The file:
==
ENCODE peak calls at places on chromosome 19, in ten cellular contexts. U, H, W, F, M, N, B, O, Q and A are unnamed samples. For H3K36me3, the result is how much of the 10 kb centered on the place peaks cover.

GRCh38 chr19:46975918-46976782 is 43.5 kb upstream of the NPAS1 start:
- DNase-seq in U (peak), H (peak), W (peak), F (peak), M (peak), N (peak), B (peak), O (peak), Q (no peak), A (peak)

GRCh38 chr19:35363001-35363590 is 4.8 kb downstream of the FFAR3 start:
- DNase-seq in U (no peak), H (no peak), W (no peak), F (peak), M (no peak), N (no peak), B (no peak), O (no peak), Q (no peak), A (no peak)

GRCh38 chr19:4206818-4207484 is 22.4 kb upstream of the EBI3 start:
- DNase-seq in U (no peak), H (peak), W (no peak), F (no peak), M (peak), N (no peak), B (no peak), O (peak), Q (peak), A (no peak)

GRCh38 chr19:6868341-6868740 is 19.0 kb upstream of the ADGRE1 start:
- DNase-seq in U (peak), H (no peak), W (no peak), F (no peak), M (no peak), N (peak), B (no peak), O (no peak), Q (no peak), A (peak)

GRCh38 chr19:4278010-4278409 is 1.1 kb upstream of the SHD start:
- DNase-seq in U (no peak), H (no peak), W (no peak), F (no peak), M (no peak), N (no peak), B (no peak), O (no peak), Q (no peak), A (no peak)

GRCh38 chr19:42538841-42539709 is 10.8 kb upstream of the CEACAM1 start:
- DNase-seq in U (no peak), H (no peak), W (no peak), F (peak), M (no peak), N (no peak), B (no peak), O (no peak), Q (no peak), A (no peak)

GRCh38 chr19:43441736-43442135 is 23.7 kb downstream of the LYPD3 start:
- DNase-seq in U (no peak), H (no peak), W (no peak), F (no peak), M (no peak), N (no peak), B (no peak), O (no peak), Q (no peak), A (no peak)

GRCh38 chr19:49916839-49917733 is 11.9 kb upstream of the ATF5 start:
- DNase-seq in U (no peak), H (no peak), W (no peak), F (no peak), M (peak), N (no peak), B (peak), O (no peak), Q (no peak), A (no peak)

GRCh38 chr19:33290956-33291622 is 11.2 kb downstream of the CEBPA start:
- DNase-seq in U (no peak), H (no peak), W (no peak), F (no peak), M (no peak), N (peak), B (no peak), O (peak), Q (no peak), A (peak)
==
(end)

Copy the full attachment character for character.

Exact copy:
ENCODE peak calls at places on chromosome 19, in ten cellular contexts. U, H, W, F, M, N, B, O, Q and A are unnamed samples. For H3K36me3, the result is how much of the 10 kb centered on the place peaks cover.

GRCh38 chr19:46975918-46976782 is 43.5 kb upstream of the NPAS1 start:
- DNase-seq in U (peak), H (peak), W (peak), F (peak), M (peak), N (peak), B (peak), O (peak), Q (no peak), A (peak)

GRCh38 chr19:35363001-35363590 is 4.8 kb downstream of the FFAR3 start:
- DNase-seq in U (no peak), H (no peak), W (no peak), F (peak), M (no peak), N (no peak), B (no peak), O (no peak), Q (no peak), A (no peak)

GRCh38 chr19:4206818-4207484 is 22.4 kb upstream of the EBI3 start:
- DNase-seq in U (no peak), H (peak), W (no peak), F (no peak), M (peak), N (no peak), B (no peak), O (peak), Q (peak), A (no peak)

GRCh38 chr19:6868341-6868740 is 19.0 kb upstream of the ADGRE1 start:
- DNase-seq in U (peak), H (no peak), W (no peak), F (no peak), M (no peak), N (peak), B (no peak), O (no peak), Q (no peak), A (peak)

GRCh38 chr19:4278010-4278409 is 1.1 kb upstream of the SHD start:
- DNase-seq in U (no peak), H (no peak), W (no peak), F (no peak), M (no peak), N (no peak), B (no peak), O (no peak), Q (no peak), A (no peak)

GRCh38 chr19:42538841-42539709 is 10.8 kb upstream of the CEACAM1 start:
- DNase-seq in U (no peak), H (no peak), W (no peak), F (peak), M (no peak), N (no peak), B (no peak), O (no peak), Q (no peak), A (no peak)

GRCh38 chr19:43441736-43442135 is 23.7 kb downstream of the LYPD3 start:
- DNase-seq in U (no peak), H (no peak), W (no peak), F (no peak), M (no peak), N (no peak), B (no peak), O (no peak), Q (no peak), A (no peak)

GRCh38 chr19:49916839-49917733 is 11.9 kb upstream of the ATF5 start:
- DNase-seq in U (no peak), H (no peak), W (no peak), F (no peak), M (peak), N (no peak), B (peak), O (no peak), Q (no peak), A (no peak)

GRCh38 chr19:33290956-33291622 is 11.2 kb downstream of the CEBPA start:
- DNase-seq in U (no peak), H (no peak), W (no peak), F (no peak), M (no peak), N (peak), B (no peak), O (peak), Q (no peak), A (peak)